Once the superbags of green coffee beans have been safely delivered from Veracruz, they're divided up into batches by Alejandro and roasted in an oven. By coffee roasting standards they use a lower-than-normal temperature - albeit a fairly long roast time - suggesting potentially decreased development of sugars, and a generally brighter coffee flavour with higher acidity and less body, which would make sense given that this is destined to be a blended liqueur ingredient.
There can be a little leeway with roasting times, so Alejandro cross-checks the darkening beans against a colour chart to ensure that each batch achieves as close to the defined roast profile as possible. Once he's happy that they're good to go, the batch of the now chocolate-coloured and heavily scented beans (needless to say that the whole plant smells incredible) is transferred over into a massive grinding unit from which further samples are regularly taken and run through a Tamizador or 'sieve' unit - a loudly vibrating stack of fine mesh-sifting grids - to ensure that the grounds are neither too fine nor too large, and thus will extract consistently.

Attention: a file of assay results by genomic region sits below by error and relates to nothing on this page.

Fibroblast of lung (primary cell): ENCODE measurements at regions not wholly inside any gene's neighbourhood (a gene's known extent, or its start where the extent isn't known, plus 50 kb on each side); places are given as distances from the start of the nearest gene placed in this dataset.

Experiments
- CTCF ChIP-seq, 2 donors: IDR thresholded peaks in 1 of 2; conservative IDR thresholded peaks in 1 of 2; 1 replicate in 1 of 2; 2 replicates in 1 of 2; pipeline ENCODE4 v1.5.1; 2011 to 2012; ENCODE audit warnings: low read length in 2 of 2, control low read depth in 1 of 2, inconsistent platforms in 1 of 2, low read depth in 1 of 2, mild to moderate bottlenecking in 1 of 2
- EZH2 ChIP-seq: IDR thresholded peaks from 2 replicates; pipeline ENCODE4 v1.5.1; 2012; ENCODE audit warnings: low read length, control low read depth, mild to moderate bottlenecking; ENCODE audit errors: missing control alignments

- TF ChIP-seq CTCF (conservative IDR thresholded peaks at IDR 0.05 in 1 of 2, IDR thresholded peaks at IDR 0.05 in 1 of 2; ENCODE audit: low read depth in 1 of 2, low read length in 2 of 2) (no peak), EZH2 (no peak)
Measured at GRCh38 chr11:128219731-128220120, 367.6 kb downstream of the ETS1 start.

Before any of the ground beans can see a drop of water, however, they are rested for a further 12-48 hours. This resting period is a standard practice for coffee roasters, facilitating the release of excess carbon dioxide while also allowing for the flavours within the bean to stabilize.
The next step is to make the biggest damn pot of coffee you've ever laid your eyes on. Akin to an immense cold-brew, a huge steel tank is filled with rested coffee grinds and filtered water at room temperature, and left to steep. Once the brew time is complete, the coffee liquid is then separated from the unwanted grounds by running the combined mulch through a long centrifugal filter called, cunningly, the Separador de Café. This coffee 'concentrate' is then the flavour base for all Kahlúa liqueurs.